Bonds of the Dead
Temples, Burial, and the Transformation of Contemporary Japanese Buddhism
Despite popular images of priests seeking enlightenment in snow-covered mountain temples, the central concern of Japanese Buddhism is death. For that reason, Japanese Buddhism’s social and economic base has long been in mortuary services—a base now threatened by public debate over the status, treatment, and location of the dead. Bonds of the Dead explores the crisis brought on by this debate and investigates what changing burial forms reveal about the ways temple Buddhism is perceived and propagated in contemporary Japan.
American Academy of Religion: AAR Award for Excellence - Analytical-Descriptive Category
“Bonds of the Dead is an intriguing and impressive work of social analysis that helps us understand the current state of religious practice and spiritual concern in Japan. It makes us think not only about how these Buddhist practices are responding to changes in Japanese society but about how they are helping to constitute those changes. Rowe succeeds in triangulating field observations and interviews with textual analysis, and he uses his time in Niigata, Tokyo, and elsewhere to situate his analysis of these movements in convincing detail. An appealing, instructive, and entertaining book.”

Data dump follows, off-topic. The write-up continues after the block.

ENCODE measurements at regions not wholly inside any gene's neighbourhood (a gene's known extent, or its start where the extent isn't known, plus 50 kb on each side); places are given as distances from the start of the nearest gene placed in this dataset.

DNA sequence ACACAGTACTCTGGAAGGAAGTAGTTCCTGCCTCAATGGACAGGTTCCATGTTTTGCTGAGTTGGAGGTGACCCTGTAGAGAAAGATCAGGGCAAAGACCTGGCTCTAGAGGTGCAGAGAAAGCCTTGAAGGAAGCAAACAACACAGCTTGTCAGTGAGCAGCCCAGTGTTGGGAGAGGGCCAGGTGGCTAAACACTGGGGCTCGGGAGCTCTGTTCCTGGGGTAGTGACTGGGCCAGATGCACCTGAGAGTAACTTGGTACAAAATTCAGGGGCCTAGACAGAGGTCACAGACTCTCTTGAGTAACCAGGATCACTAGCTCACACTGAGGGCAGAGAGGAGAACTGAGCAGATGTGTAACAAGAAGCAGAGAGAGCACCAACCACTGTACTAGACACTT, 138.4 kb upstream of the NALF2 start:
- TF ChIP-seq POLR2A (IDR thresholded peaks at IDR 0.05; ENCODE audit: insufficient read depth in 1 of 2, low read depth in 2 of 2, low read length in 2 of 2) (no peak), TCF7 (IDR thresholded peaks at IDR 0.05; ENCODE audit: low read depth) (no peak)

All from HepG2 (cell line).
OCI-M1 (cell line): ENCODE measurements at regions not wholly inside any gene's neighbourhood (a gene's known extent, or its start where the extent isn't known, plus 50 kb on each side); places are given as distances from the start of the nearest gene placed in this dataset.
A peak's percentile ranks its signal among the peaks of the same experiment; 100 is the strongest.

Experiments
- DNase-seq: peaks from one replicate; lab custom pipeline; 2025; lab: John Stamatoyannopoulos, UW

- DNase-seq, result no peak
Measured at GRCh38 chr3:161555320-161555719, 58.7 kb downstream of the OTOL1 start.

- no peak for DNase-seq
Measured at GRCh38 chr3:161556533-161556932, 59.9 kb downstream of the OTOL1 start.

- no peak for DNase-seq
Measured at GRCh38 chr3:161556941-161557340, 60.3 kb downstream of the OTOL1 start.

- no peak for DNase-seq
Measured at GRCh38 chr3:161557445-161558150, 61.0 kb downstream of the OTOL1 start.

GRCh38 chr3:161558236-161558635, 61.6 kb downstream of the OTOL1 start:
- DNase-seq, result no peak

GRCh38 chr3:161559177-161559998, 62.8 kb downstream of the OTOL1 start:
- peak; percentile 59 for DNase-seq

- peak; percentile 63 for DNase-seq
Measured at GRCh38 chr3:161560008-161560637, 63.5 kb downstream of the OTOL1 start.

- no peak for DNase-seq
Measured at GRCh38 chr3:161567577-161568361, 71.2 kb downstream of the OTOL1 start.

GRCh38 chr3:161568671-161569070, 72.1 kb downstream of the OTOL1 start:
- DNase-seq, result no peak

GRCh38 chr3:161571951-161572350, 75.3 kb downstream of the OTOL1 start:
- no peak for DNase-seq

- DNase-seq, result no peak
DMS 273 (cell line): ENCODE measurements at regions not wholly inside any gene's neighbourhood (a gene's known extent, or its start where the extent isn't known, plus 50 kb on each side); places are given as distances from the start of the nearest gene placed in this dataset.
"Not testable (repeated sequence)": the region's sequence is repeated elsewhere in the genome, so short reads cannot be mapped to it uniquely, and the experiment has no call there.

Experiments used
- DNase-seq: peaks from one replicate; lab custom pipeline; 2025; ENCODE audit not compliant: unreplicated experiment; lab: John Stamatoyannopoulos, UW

“Reading this book, I came away with renewed admiration for Rowe’s skills as an interviewer and as an analyst of contemporary developments in Japanese Buddhism. Bonds of the Dead will be widely recognized as setting a new standard in studies of contemporary Japanese religious life.”
“Bonds of the Dead contains a wealth of fascinating information that reminds us that human societies rely on religion to confront the insurmountable problem of death. Rowe’s first-person perspective allows the reader to gain insights into how ordinary people approach Buddhist temples and how ordinary priests attempt to serve them, and he writes in a breezy and entertaining manner that is accessible to a broad audience of people interested in contemporary Japanese society and religion.”